A Bristol Pilgrimage - Parkway Methodist Church

The Revd Richard Sharples, minister of Victoria Methodist Church, Bristol, led a group of 15 pilgrims on the first ‘Bristol Pilgrimage’.

The idea was born after the Revd Sharples’s daughter returned from a year in Savannah, Georgia. He wanted to pick up the story from the failure of John and Charles Wesley's time there.

“With the encouragement of George Whitfield, John Wesley came to Bristol in the spring of 1739,” explains Richard. “In his own words, he ‘submitted to be more vile’ in adopting the practice of preaching outdoors. He preached to 1500 people at Hanham Mount, on the east side of Bristol.”

The pilgrims stayed at Parkway Methodist Church, then set out from there on the second day to walk from the New Room to Pill. Their first stop was ‘the Nails’ on Corn Street. Here, the pilgrims reflected on the binding commitment Boaz made to marry Ruth.

“I've led a number of pilgrimages in the past, and my concern is always to see pilgrimage in the context of mission,” Richard said. “I always try to place a story from scripture alongside the story of the place through which we are walking, and allow the two to throw light on each other.”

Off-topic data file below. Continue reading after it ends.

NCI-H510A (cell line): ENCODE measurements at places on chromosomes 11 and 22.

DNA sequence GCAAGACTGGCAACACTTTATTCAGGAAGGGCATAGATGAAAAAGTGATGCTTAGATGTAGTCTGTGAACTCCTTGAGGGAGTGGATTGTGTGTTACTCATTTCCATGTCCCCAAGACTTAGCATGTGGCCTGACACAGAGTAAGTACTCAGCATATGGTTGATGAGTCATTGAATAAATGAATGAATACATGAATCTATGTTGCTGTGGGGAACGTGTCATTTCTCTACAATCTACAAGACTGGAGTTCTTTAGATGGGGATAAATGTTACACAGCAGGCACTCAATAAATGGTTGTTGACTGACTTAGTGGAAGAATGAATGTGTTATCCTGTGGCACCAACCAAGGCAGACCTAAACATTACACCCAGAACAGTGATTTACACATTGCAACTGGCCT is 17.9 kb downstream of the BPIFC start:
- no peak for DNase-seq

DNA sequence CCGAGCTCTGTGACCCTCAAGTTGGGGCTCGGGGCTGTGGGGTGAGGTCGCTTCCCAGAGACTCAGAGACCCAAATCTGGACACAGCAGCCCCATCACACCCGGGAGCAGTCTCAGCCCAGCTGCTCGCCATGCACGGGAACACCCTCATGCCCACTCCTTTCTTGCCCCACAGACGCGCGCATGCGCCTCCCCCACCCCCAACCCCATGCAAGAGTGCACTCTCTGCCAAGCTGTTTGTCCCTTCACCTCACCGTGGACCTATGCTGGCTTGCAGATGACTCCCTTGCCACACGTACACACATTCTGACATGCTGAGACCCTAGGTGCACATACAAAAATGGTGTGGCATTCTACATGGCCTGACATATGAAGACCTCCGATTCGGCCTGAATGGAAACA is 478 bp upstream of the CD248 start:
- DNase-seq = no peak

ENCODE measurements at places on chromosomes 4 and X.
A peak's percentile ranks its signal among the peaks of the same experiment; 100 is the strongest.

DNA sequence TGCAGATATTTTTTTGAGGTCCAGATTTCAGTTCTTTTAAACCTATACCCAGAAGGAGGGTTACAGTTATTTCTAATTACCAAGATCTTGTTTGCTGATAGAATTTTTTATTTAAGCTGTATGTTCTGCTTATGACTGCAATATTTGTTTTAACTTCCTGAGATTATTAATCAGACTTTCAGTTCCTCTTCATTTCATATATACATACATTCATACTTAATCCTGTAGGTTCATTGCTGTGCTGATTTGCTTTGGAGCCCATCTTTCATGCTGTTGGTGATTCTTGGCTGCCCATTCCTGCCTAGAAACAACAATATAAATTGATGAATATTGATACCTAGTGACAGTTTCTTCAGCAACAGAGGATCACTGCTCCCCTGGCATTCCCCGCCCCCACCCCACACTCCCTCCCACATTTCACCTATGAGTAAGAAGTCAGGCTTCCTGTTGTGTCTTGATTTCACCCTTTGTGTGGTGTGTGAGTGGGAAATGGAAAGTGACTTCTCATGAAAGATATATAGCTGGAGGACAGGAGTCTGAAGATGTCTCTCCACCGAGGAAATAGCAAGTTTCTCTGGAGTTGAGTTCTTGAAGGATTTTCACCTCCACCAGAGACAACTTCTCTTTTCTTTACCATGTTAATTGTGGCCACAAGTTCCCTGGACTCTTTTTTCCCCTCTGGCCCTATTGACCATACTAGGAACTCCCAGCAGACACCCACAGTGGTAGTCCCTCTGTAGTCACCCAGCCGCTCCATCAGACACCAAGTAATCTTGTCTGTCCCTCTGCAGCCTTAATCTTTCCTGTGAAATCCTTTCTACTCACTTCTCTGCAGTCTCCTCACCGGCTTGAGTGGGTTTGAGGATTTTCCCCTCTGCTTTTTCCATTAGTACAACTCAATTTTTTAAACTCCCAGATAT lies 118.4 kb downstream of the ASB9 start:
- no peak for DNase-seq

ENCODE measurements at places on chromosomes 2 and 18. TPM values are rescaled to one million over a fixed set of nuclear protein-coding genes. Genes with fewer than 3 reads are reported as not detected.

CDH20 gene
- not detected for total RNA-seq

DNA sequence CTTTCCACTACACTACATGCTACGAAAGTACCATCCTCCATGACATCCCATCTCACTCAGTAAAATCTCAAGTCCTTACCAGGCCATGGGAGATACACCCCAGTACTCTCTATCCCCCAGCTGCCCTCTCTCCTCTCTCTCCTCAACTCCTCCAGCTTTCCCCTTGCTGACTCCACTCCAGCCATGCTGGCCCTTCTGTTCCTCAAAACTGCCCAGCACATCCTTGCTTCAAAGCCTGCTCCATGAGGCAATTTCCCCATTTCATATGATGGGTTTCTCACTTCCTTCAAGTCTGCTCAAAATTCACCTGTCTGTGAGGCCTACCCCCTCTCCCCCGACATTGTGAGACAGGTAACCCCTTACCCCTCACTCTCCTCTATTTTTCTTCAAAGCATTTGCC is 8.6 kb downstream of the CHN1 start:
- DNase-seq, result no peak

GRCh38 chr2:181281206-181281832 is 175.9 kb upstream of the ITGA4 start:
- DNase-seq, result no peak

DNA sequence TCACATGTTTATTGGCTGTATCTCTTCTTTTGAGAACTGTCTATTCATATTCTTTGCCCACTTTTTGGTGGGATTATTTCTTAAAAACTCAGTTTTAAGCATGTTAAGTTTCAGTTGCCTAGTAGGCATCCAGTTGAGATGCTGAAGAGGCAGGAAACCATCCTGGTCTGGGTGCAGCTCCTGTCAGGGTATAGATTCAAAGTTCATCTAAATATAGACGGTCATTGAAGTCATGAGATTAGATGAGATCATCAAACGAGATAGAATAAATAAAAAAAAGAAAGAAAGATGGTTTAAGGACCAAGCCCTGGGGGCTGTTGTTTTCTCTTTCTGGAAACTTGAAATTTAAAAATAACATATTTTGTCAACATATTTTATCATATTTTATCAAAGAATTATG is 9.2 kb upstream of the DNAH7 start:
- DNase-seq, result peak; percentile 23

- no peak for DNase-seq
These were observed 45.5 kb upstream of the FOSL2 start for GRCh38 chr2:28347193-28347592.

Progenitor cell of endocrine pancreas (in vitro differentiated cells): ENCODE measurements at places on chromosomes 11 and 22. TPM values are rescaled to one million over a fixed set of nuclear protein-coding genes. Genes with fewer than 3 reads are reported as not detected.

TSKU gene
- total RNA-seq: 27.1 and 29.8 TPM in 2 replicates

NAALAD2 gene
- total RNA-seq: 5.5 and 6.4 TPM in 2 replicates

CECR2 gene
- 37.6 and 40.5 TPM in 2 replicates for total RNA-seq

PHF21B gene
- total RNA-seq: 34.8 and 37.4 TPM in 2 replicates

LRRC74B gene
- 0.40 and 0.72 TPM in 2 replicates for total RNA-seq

The final seven miles of the pilgrimage lay along Bristol's waterfront, out under the suspension bridge and along the Avon Gorge to the small village of Pill. “It was from there that first Francis Ashbury, and later Thomas Coke, set sail to make Methodism into a world Church,” Richard said, “and in ships not much bigger, I guess, that John Cabot's Matthew – a replica of which fired a salute to the memory of those early Methodists (and to today's pilgrims) as it sailed past.”

“What impressed me was the sense of fellowship amongst the group, especially around the meal table in the evening,” commented one of the pilgrims, Hazel, from Wrexham.


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